However, reports of the once peaceful demonstration on the farmlands of North Dakota began turning increasingly more violent, as protestors started clashing with law enforcement as well as the citizens that live in the surrounding towns. Just days before Thanksgiving, a group of about 400 demonstrators set fire to two police trucks on a bridge, forcing law enforcement to defend the area with water (that was being used to put out the fire) and tear gas.

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The Morton County Police have released a video sharing their side of the altercations:

“Well the end goal is to just get the information out from the law enforcement perspective and actually what we are doing and what we are trying to accomplish. And number one has always been public safety and the safety for everybody involved,” Morton County Sheriff Kyle Kirchmeier said.

In addition to the larger demonstrations, protestors have reportedly started harassing pipeline workers and those who they believed supported the pipeline project, vandalizing their property and threatening their safety.

In one instance, a local business owner was on his way home from work when a group of protestors wrongly identified him as a DAPL worker. They jumped his vehicle, threw rocks at his tires, and stole equipment out of the back of his truck. You can watch the altercation below:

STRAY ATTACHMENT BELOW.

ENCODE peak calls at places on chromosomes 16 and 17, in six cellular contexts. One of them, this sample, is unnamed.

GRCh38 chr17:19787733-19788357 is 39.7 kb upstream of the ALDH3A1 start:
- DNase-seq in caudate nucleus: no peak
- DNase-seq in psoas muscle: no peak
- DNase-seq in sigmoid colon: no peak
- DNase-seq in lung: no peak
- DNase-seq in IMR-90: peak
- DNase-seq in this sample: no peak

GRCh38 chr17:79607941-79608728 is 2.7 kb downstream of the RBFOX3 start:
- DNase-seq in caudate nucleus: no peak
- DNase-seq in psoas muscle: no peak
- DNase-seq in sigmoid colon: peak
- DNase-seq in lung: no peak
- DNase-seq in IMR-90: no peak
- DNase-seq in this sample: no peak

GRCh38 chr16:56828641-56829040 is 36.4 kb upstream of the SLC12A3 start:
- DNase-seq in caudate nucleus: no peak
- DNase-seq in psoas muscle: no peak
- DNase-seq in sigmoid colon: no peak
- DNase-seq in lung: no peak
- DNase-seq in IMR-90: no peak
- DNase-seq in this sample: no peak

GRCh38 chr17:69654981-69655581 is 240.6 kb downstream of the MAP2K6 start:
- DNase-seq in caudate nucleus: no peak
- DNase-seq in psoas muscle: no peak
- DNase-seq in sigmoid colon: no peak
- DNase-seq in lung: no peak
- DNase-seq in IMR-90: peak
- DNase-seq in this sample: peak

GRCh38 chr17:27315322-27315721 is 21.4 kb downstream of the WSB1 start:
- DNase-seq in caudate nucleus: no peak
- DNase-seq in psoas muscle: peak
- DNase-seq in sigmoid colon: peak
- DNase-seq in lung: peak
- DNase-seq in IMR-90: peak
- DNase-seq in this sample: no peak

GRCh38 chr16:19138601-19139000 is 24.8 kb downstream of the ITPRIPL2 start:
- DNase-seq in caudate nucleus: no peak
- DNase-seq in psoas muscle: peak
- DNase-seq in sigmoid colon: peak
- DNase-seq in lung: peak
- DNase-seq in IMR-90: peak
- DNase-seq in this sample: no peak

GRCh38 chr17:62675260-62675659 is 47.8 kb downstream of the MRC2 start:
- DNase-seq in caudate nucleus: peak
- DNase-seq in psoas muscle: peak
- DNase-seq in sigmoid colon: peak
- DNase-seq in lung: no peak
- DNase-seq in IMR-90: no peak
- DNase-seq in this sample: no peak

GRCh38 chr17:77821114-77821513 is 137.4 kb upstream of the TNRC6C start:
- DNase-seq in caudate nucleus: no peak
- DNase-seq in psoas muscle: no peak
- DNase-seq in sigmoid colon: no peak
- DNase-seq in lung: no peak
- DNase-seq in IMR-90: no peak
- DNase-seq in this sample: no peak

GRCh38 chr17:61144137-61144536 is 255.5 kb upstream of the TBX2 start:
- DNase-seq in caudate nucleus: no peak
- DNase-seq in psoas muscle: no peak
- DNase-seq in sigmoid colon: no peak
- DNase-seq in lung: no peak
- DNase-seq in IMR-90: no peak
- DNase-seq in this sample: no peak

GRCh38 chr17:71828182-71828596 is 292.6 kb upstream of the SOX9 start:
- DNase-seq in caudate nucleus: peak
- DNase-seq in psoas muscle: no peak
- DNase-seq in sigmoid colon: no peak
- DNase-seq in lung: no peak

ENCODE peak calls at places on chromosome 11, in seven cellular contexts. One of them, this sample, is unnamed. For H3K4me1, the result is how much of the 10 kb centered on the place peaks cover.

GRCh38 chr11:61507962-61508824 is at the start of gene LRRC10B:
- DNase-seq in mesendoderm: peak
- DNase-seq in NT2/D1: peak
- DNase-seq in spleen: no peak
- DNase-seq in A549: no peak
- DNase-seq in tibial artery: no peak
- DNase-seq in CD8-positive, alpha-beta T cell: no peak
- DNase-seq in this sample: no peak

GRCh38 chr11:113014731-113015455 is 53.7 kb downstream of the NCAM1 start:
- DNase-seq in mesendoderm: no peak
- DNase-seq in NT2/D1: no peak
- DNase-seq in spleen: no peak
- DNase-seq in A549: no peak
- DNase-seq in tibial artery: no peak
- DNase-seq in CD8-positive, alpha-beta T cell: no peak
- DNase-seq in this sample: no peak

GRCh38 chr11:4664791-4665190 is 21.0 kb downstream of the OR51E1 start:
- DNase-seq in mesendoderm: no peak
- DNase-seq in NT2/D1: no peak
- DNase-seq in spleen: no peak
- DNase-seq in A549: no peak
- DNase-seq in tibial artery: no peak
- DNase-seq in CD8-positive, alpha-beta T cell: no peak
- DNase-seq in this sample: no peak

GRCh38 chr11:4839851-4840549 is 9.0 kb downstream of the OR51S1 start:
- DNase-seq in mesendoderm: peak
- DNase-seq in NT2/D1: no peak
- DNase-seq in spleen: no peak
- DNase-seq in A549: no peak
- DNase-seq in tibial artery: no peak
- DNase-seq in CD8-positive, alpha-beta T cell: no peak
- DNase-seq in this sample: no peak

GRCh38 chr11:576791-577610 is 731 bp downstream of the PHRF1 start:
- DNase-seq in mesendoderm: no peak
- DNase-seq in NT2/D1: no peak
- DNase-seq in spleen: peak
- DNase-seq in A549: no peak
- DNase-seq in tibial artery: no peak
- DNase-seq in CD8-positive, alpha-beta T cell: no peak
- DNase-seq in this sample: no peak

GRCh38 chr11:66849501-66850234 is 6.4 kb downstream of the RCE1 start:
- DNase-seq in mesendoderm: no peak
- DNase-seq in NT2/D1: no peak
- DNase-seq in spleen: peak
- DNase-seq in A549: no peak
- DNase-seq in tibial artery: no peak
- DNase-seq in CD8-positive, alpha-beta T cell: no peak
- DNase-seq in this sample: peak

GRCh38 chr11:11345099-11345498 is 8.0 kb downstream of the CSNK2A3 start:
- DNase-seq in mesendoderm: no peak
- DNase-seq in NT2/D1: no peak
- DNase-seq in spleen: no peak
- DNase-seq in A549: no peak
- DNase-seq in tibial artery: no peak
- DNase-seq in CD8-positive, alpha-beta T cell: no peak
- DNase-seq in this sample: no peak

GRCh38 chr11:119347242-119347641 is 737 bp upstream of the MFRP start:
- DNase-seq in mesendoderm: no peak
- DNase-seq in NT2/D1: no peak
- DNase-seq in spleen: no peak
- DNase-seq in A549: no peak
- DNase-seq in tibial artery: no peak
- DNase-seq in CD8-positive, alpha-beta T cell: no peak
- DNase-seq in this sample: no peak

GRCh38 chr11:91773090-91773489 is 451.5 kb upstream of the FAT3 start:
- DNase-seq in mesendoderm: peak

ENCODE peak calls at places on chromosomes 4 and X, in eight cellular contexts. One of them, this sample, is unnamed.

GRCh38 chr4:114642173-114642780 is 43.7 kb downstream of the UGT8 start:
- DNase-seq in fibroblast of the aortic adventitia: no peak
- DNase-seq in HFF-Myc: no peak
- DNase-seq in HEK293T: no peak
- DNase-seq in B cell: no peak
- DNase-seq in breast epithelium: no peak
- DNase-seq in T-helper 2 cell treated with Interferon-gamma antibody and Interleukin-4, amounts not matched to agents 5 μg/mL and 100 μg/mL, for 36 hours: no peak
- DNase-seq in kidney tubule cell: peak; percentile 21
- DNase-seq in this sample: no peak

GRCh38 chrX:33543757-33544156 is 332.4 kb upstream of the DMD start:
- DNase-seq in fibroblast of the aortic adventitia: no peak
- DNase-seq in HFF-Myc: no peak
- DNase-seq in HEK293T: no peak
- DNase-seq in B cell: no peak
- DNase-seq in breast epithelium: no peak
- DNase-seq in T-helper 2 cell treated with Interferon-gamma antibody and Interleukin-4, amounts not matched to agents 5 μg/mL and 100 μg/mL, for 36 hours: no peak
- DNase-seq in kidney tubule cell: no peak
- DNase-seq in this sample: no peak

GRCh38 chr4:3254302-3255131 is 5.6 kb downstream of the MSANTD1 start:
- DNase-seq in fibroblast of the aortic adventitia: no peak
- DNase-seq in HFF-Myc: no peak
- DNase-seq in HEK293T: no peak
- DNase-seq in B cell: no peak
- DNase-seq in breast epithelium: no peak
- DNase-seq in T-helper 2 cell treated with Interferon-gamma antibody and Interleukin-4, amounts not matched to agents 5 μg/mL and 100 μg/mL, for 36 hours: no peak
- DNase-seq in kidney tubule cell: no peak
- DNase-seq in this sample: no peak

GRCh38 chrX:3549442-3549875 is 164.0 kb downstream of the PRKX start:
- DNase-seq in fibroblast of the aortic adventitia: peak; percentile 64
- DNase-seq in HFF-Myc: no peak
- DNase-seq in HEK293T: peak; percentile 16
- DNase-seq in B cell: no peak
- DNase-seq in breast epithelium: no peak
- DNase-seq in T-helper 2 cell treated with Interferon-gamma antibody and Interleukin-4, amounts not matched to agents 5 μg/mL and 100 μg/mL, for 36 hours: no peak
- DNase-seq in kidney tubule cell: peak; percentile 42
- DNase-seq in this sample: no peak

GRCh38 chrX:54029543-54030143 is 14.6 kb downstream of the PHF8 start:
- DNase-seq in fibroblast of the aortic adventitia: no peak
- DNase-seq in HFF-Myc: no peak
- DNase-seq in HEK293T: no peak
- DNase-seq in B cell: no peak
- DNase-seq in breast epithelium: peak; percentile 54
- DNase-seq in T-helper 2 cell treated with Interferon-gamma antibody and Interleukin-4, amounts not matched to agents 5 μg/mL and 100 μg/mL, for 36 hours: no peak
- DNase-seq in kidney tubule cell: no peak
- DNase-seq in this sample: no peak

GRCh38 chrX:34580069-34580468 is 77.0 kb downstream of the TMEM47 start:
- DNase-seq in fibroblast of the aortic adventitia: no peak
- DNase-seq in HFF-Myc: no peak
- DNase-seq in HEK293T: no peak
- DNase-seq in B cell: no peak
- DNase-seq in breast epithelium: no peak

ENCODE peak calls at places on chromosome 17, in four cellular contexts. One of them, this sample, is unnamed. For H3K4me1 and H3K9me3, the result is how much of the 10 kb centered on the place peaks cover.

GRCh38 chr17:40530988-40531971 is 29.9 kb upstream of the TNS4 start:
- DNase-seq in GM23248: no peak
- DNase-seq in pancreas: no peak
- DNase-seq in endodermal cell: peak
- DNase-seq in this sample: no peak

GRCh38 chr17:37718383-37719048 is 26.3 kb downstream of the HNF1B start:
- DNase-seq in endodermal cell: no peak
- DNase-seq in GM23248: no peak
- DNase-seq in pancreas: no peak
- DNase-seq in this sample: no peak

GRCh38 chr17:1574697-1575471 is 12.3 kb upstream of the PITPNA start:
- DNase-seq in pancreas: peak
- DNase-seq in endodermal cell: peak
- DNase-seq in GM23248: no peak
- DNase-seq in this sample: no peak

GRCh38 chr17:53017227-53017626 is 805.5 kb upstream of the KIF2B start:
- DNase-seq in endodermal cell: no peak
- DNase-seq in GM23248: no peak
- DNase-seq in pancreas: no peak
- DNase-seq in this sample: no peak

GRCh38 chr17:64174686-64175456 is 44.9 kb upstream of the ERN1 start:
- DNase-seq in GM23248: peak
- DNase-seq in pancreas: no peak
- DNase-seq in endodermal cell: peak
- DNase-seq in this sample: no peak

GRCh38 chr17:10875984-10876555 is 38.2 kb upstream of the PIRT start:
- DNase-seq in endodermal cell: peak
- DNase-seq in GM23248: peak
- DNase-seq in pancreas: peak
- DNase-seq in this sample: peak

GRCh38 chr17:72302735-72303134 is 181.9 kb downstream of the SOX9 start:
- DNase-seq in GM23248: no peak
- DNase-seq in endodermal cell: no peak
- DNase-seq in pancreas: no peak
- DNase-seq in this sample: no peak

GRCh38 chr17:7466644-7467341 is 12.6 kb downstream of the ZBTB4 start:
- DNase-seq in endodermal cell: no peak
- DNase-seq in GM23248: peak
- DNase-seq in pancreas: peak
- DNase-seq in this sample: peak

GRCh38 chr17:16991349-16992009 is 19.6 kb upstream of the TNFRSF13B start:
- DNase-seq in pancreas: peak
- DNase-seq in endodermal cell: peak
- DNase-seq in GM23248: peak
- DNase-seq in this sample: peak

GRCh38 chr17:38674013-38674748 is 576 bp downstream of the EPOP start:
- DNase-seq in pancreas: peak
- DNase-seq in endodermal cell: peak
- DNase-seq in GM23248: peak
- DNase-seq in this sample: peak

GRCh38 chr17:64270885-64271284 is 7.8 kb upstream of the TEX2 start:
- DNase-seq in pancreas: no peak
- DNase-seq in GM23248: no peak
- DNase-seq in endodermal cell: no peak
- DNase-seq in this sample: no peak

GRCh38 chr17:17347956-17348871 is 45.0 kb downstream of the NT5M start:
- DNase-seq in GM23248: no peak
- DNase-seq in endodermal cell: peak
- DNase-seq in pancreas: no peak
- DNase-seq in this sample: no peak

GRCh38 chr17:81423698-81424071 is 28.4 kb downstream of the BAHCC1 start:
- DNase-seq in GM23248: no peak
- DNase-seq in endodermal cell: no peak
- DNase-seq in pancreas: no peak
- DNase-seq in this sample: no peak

Situations like the one above have been plaguing the citizens of the city Bismarck, who say vehicles with “No DAPL” spray painted on the side drive around and harass the community. American Military News spoke to multiple people in the Bismarck community who report anti-DAPL personnel have been hassling them as they go about their day.

“I’ve been approached multiple times and asked if I stand with Standing Rock,” a resident who works for the city of Bismarck who wished to remain anonymous told American Military News, “and if I tell them ‘I’m not answering your questions, I have no opinion in this,’ then they will try to follow you around the store, they’ll harass you, they’ll cuss you,” she continued.

“I’ve been called a piggy lover, I’ve been snorted at, I was taking phone calls from people from Sweden, from Canada, from all over the place,” she said.

“You can’t go anywhere without seeing their vehicle,” the Bismarck city employee continued. “If you don’t take their side and you try to tell them ‘no, this is why I don’t agree with this,’ then they instantly just take the defensive that you’re against them and they will follow you and basically stalk you.”

“They are not peaceful at all,” she continued.

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The U.S. Army Corps of Engineers have told all members of the tribe as well as outside protestors they must evacuate the area for safety reasons by December 5. A group of Veterans calling themselves “Veterans Stand for Standing Rock,” have announced they will join the fight against the pipeline and stand in solidarity and protection of the protestors, calling themselves “human shields” for the Tribe and it’s supporters.

American Military News will continue to cover these story and report developments as they rise.